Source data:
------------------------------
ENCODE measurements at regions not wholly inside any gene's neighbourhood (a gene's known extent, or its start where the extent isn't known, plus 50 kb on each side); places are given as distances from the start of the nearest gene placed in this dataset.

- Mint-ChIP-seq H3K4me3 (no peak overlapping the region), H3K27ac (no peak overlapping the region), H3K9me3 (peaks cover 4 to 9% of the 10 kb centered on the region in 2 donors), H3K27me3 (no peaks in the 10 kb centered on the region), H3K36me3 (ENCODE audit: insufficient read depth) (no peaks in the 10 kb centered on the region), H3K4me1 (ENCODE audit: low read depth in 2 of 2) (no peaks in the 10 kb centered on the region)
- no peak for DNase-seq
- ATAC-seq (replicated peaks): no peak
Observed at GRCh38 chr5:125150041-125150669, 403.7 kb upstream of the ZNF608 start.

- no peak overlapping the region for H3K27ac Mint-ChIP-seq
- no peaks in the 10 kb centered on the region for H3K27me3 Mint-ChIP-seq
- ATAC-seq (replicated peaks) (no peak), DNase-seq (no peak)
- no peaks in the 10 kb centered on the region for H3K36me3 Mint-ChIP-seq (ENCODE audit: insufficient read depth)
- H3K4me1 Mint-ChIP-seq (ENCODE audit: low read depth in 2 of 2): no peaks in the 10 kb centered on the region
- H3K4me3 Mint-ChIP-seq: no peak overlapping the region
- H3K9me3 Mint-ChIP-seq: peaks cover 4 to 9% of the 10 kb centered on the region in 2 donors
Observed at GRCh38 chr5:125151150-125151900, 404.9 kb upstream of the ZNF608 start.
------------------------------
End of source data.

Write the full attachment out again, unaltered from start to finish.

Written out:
ENCODE measurements at regions not wholly inside any gene's neighbourhood (a gene's known extent, or its start where the extent isn't known, plus 50 kb on each side); places are given as distances from the start of the nearest gene placed in this dataset.

- Mint-ChIP-seq H3K4me3 (no peak overlapping the region), H3K27ac (no peak overlapping the region), H3K9me3 (peaks cover 4 to 9% of the 10 kb centered on the region in 2 donors), H3K27me3 (no peaks in the 10 kb centered on the region), H3K36me3 (ENCODE audit: insufficient read depth) (no peaks in the 10 kb centered on the region), H3K4me1 (ENCODE audit: low read depth in 2 of 2) (no peaks in the 10 kb centered on the region)
- no peak for DNase-seq
- ATAC-seq (replicated peaks): no peak
Observed at GRCh38 chr5:125150041-125150669, 403.7 kb upstream of the ZNF608 start.

- no peak overlapping the region for H3K27ac Mint-ChIP-seq
- no peaks in the 10 kb centered on the region for H3K27me3 Mint-ChIP-seq
- ATAC-seq (replicated peaks) (no peak), DNase-seq (no peak)
- no peaks in the 10 kb centered on the region for H3K36me3 Mint-ChIP-seq (ENCODE audit: insufficient read depth)
- H3K4me1 Mint-ChIP-seq (ENCODE audit: low read depth in 2 of 2): no peaks in the 10 kb centered on the region
- H3K4me3 Mint-ChIP-seq: no peak overlapping the region
- H3K9me3 Mint-ChIP-seq: peaks cover 4 to 9% of the 10 kb centered on the region in 2 donors
Observed at GRCh38 chr5:125151150-125151900, 404.9 kb upstream of the ZNF608 start.